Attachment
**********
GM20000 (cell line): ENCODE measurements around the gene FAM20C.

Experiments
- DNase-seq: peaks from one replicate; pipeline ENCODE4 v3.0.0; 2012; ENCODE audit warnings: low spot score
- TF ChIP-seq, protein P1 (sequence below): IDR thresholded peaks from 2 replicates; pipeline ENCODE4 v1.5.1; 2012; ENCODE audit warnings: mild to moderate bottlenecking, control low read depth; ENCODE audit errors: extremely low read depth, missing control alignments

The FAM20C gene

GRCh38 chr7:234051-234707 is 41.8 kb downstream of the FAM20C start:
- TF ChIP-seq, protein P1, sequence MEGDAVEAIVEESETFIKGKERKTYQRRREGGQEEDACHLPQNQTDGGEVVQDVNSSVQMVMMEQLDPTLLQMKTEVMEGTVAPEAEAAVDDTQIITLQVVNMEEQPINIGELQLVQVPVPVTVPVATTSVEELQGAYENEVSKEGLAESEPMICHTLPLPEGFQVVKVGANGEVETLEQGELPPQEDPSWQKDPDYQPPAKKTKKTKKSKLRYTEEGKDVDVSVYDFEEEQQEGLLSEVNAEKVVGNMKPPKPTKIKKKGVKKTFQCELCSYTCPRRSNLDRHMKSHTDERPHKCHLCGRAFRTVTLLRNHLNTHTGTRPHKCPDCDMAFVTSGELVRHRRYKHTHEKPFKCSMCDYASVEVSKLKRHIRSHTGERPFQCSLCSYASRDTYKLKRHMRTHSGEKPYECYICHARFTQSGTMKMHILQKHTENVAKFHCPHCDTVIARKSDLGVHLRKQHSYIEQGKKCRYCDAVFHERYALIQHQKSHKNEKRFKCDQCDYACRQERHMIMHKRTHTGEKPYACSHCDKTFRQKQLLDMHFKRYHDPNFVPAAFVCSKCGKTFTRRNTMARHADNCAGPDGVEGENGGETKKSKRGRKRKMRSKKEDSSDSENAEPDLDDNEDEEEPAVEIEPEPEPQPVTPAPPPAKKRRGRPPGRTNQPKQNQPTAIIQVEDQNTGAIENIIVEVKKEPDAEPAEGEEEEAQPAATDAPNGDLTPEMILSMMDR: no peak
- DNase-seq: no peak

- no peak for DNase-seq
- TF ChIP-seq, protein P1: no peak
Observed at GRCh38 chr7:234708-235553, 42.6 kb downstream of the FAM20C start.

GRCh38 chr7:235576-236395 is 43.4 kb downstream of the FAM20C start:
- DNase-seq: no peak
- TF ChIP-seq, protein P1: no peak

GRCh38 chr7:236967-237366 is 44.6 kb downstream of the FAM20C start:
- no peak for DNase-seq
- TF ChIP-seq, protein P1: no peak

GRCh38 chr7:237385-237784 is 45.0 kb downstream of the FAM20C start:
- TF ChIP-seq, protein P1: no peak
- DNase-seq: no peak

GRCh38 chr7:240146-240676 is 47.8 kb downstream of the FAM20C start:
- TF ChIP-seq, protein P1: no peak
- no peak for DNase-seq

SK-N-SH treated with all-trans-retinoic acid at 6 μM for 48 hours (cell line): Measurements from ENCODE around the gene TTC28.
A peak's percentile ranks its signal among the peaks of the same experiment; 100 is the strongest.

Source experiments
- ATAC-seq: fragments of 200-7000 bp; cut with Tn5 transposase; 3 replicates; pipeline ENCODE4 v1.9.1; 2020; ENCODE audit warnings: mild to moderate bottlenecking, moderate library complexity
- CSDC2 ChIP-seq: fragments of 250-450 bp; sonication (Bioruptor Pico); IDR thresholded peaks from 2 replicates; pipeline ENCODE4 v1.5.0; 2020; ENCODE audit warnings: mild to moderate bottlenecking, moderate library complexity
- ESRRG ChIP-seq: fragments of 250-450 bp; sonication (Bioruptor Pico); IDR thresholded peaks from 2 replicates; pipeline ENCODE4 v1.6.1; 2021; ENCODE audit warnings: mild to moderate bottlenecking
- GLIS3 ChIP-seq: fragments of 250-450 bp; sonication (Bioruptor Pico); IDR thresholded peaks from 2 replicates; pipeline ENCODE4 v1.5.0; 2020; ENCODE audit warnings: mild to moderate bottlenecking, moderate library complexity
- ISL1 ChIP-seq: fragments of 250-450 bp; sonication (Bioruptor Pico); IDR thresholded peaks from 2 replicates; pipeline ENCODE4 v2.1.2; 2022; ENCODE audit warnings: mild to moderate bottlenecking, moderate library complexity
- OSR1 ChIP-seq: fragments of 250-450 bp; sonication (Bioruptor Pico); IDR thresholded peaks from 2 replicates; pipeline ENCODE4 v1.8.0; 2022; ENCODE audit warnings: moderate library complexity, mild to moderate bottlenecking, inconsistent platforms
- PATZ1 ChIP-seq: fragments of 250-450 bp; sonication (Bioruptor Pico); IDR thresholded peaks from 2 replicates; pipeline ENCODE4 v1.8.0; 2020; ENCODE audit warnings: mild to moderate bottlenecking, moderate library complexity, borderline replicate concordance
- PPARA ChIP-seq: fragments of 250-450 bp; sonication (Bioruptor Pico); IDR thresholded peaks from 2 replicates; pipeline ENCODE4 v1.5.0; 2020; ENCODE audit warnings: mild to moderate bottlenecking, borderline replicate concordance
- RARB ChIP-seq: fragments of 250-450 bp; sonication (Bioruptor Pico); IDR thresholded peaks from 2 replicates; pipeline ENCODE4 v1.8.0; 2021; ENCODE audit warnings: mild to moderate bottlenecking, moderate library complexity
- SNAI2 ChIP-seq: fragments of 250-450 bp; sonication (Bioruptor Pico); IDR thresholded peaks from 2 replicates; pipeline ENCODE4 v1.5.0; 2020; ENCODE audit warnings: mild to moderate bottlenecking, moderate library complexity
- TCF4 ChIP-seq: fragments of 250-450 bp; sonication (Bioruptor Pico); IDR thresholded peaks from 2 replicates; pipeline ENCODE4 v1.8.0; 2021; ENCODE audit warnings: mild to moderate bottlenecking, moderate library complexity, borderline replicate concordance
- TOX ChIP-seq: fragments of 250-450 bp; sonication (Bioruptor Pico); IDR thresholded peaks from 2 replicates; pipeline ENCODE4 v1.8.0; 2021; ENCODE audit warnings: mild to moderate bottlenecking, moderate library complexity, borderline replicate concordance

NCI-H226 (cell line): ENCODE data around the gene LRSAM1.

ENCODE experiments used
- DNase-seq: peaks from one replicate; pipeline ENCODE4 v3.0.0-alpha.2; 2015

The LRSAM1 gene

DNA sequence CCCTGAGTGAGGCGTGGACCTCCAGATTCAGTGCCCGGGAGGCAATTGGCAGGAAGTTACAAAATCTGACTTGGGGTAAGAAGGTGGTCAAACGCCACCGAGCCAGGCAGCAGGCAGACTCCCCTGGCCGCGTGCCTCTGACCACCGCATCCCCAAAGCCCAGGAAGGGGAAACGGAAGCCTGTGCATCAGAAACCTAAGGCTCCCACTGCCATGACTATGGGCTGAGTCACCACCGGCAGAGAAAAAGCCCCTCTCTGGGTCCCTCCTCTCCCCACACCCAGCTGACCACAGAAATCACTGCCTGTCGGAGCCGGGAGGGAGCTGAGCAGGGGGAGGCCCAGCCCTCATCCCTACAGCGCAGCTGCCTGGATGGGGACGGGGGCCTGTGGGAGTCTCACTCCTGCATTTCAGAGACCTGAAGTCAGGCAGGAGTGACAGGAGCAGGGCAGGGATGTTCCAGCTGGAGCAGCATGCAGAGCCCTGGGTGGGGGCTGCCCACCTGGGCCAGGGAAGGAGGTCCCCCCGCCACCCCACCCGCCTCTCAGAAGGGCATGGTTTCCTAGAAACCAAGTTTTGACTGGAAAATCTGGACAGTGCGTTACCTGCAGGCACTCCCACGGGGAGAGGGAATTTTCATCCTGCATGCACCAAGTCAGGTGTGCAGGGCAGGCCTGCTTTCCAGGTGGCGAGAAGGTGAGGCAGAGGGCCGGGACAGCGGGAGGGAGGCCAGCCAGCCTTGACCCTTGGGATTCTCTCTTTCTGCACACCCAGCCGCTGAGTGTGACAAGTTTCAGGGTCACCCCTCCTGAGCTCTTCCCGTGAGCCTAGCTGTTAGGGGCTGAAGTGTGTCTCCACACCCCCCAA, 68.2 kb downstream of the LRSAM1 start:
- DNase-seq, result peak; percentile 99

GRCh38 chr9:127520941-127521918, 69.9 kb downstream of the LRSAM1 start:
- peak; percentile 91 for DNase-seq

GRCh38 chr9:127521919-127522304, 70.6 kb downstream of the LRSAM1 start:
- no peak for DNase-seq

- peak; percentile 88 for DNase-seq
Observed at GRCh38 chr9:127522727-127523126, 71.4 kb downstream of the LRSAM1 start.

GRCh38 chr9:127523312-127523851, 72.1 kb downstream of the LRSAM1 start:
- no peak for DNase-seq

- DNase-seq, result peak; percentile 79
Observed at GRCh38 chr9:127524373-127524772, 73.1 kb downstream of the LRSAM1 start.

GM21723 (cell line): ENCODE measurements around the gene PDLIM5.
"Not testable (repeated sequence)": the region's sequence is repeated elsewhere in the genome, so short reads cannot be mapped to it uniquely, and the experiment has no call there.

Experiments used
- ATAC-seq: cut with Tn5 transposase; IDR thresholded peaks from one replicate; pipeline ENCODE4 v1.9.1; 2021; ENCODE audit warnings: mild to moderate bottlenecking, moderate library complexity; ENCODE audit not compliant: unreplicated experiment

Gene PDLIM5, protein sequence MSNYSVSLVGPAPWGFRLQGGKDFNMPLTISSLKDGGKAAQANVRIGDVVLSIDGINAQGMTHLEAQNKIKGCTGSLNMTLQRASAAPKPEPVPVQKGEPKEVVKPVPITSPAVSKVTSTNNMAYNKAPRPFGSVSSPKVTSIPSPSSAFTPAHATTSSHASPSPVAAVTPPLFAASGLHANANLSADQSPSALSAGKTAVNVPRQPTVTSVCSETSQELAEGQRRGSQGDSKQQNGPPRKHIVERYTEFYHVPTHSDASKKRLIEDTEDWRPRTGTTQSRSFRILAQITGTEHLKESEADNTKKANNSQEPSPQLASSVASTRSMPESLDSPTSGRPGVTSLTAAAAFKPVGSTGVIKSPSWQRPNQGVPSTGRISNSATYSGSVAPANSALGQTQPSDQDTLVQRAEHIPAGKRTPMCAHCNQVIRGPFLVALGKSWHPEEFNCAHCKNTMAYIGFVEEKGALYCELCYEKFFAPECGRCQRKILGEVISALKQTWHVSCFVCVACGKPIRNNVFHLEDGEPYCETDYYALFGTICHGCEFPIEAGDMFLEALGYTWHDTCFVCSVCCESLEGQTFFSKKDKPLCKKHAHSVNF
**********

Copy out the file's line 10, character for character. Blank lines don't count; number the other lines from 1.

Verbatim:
- TF ChIP-seq, protein P1: no peak